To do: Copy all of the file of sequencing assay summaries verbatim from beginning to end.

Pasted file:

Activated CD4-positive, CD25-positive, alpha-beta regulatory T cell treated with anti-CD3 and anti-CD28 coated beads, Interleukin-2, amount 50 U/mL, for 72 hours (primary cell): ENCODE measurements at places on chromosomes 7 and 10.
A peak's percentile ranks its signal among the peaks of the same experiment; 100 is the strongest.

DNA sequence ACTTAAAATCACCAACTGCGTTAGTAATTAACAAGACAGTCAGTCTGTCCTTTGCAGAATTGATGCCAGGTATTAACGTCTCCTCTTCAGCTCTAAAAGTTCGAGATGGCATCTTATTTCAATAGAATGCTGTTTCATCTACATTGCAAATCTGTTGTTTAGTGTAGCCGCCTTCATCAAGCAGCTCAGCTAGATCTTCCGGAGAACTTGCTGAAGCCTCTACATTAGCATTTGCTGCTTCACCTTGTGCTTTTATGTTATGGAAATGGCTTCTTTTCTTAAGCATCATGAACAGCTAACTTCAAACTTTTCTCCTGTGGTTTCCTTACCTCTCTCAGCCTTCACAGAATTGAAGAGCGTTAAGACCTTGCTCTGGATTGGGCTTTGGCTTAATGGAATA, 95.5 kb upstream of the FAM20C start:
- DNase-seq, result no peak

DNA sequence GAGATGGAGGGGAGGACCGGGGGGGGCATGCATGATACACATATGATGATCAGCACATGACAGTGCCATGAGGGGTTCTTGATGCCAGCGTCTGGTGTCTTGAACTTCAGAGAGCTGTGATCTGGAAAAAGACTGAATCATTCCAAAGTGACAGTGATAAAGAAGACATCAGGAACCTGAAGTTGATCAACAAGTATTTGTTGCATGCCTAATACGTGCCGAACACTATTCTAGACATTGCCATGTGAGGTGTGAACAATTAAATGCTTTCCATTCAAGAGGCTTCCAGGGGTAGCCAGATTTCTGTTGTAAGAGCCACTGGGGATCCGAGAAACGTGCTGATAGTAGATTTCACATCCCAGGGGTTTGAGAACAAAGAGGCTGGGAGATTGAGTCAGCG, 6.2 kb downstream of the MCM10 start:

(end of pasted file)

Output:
Activated CD4-positive, CD25-positive, alpha-beta regulatory T cell treated with anti-CD3 and anti-CD28 coated beads, Interleukin-2, amount 50 U/mL, for 72 hours (primary cell): ENCODE measurements at places on chromosomes 7 and 10.
A peak's percentile ranks its signal among the peaks of the same experiment; 100 is the strongest.

DNA sequence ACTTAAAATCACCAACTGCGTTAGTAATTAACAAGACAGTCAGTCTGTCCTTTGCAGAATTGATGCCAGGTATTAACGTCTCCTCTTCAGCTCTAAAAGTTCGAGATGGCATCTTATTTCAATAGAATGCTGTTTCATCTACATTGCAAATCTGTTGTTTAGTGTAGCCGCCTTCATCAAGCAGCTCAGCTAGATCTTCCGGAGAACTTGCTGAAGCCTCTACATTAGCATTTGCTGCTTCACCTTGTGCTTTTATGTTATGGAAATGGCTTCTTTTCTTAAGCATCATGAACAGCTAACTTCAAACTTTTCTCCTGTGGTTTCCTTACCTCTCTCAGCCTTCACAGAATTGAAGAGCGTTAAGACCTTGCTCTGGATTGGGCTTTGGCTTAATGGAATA, 95.5 kb upstream of the FAM20C start:
- DNase-seq, result no peak

DNA sequence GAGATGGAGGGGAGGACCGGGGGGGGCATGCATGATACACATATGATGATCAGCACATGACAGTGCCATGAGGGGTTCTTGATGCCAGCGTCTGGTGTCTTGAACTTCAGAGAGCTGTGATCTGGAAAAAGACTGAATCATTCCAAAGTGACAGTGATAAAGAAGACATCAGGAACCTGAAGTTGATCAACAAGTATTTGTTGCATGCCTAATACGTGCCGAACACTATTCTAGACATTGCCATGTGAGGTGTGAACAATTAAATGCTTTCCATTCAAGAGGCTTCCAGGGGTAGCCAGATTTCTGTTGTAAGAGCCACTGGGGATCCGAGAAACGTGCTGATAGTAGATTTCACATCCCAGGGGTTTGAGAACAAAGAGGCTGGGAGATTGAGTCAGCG, 6.2 kb downstream of the MCM10 start: